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Update - Zoom Book Club - Joseph Luzzi

I have read several books recommended by Joseph Luzzi as part of his virtual book club I joined several months ago, mostly as a way to obtain the illusive culture I missed during the pandemic. But the only live event I have attended so far, unfortunately, was the one about the new futuristic novel, Klara and the Sun, by Kazuo Ishiguro. I had been visiting my father on those monthly Thursdays when the book club meeting was held. One night my dad thought it would be a nice idea to make Shrimp Jambalaya together and I didn't have the heart to tell him that I had a virtual book club that night (as we sipped Chardonnay and he chopped onions, garlic and two kinds of hot sausage--like he used to do with my mom before she passed).

This last Thursday, we were honoring the first anniversary of his wife's--my mother's--death and there was yet another book club meeting on that Thursday, this time profiling Jhumpa Lahiri's new novel, Whereabouts. The day had been difficult; I had brought up sandwiches from my local grocery store, Brothers, and we had picnicked at my mom's grave, all my idea when my father had asked me what we should do to honor my mother on the anniversary of her death, not knowing what was appropriate--hoping it was o.k. to picnic at a grave--fearing those unknown cemetery rules.

But we had felt close to my mother that day: I read something I wrote for the occasion, ending with our apology that she had to die alone, with Covid and Alzheimer's in a New Hampshire hospital, a year ago last June. I planted flowers at her grave, bright colorful zinnias, originally intended for my father's gardens at his house--pink, orange, and a kind of fuchsia color. My dad had already hung baskets of dark red geraniums on hooks on either side of her granite headstone, but he suggested I plant the zinnias there in front , so I did. As I planted, I kept remembering how my mom thought the color pink clashes with red., except on Valentine's Day. I hoped she wouldn't mind. I had brought my kindle to read in case my father just wanted to sit--my mother was an avid reader and so then am I. Instead, we played Yo-Yo Ma, which, too, was nice, contemplative.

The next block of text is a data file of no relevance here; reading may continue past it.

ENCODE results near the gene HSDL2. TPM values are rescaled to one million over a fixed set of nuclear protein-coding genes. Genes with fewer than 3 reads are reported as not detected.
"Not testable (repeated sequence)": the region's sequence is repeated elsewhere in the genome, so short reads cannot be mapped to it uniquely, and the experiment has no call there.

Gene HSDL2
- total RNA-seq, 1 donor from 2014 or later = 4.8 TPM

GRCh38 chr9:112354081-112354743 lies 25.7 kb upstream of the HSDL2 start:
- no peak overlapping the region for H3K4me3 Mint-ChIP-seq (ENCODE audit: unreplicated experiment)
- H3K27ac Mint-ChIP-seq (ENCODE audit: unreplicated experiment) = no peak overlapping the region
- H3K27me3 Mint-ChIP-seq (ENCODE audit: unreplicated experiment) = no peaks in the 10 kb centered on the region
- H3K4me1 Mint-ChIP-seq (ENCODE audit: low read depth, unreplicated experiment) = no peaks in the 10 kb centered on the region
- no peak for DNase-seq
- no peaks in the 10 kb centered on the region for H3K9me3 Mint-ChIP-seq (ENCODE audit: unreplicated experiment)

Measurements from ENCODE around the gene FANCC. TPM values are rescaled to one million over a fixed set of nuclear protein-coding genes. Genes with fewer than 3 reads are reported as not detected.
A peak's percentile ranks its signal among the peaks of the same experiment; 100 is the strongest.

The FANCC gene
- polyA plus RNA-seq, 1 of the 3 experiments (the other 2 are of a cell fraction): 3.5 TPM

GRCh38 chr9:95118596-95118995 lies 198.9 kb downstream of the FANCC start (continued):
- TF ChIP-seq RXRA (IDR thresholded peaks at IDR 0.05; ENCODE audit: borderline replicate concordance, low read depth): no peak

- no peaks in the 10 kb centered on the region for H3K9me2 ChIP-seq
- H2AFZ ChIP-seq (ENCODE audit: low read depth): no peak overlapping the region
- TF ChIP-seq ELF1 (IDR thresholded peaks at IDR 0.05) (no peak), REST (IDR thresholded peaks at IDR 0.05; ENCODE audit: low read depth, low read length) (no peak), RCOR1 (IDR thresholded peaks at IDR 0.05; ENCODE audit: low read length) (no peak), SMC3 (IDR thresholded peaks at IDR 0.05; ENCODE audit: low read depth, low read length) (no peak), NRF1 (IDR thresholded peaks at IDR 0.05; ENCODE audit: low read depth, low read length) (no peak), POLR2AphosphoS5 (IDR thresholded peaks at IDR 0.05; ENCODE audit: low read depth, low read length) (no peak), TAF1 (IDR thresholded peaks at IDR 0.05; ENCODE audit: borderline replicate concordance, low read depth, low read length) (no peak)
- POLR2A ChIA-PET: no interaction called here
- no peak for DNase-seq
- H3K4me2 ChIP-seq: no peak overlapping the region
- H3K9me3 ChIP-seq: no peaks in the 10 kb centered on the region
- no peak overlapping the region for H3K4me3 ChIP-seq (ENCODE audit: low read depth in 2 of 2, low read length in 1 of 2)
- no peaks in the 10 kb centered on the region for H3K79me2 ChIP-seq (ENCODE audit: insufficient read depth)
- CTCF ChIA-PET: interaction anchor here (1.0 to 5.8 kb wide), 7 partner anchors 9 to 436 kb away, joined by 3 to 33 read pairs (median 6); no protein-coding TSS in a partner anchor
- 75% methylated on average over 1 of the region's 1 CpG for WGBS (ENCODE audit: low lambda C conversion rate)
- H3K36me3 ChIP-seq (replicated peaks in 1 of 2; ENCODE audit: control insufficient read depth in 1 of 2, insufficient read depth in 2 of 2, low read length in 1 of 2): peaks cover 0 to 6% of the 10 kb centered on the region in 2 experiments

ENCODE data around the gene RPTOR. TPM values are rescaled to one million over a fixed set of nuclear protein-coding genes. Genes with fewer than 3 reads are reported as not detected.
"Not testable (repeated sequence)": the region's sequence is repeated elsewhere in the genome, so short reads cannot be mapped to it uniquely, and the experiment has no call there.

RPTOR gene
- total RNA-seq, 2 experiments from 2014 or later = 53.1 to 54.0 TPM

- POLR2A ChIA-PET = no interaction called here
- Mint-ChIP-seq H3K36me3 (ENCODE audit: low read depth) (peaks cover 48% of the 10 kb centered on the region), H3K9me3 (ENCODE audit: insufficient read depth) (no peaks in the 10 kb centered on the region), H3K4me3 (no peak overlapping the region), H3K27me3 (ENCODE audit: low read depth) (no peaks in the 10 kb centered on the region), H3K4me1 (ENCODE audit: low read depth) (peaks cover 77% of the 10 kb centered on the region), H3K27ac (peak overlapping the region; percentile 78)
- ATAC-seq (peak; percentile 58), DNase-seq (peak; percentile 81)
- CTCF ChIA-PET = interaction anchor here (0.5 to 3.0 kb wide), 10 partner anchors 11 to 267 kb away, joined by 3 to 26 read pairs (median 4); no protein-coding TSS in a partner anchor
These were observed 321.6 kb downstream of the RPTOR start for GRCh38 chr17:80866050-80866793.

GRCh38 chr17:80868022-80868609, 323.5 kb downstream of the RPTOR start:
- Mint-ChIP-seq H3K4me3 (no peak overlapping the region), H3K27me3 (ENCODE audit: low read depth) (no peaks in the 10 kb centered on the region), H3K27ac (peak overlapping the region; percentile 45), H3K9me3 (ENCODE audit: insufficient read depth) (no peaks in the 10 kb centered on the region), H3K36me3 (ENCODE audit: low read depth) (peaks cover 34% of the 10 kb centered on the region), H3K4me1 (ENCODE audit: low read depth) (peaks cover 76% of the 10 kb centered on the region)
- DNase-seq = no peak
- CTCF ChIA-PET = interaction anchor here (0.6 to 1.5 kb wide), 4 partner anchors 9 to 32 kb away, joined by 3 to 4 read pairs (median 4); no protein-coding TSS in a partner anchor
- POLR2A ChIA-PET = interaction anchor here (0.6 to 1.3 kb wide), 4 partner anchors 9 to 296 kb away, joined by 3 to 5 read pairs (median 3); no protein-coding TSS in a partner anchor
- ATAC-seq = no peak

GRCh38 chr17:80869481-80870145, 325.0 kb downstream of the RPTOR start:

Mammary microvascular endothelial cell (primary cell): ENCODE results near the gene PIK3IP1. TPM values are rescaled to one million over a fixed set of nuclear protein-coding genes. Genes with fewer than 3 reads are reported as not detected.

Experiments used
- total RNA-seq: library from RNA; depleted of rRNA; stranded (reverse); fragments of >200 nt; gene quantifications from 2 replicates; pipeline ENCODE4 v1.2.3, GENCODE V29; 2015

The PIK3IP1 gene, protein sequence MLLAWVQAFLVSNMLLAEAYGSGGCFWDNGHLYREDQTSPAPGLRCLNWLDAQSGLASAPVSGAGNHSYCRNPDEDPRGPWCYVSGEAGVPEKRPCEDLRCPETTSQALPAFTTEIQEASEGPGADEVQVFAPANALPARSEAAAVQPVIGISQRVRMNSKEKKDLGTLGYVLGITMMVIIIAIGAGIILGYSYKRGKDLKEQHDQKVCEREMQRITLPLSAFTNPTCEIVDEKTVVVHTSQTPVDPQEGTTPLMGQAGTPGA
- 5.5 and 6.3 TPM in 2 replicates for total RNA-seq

The recommended book for that night was Whereabouts, by Jhumpa Lahiri (I would later hear it discussed in a recording: a great feature of his book club). The novel was wonderful. It fit my melancholy mood. It was, as Joseph Luzzi described: Joyless, drained of any euphoria ... but with beautiful simplistic prose. The book resembles diary entries with no connected narrative structure--ironically similar to how the protagonist was living her life. Disconnected from society. Alone. Hardly ever positive. It fit my disconnected mood that day--from everyone but my father (as well as my sister who had joined us via cell phone video) for thoughts of my mother who had raised my sister, brother and me to be readers and thoughtful and caring persons--connected to people. How happy my father had been when she was alive. The lessons I learned from them about committed love from their marriage were profound. In Whereabouts, the protagonist's thoughts about middle age also mirrored my own, also how one could feel closer to death once a parent passes.

Luzzi discusses the author's other writings: Lahiri won a Pulitzer Prize for fiction for a collection of short stories entitled Interpreter of Maladies. She wrote other fiction, too, including The Namesake (you'll recognize the name of the book that was made into a movie with one of my favorite actors, Dev Patel). She wrote the novel, The Lowland, which I'm reading now, ahead of the new book club selection for next month, which hopefully I will be free to attend virtually.

I'm loving The Lowland so far; it takes me back to my own writing about cultural differences in love in my novel Unrest (Holly and Subhash experience it in The Lowland). In parts of her novel, Lahiri writes of coastal Rhode Island, which I love--beach cottages, Narragansett, Newport, Jamestown, and all the rest. Perhaps I'll review The Lowland next?

In closing, I love the book club discussions, whether in person or recorded, including the professor's own interpretations of the recommended novels, interpretations which sometimes validate mine, or give me insight I may have never gotten to them on my own. I'm glad I joined this particular virtual book club. I enjoy the selections.

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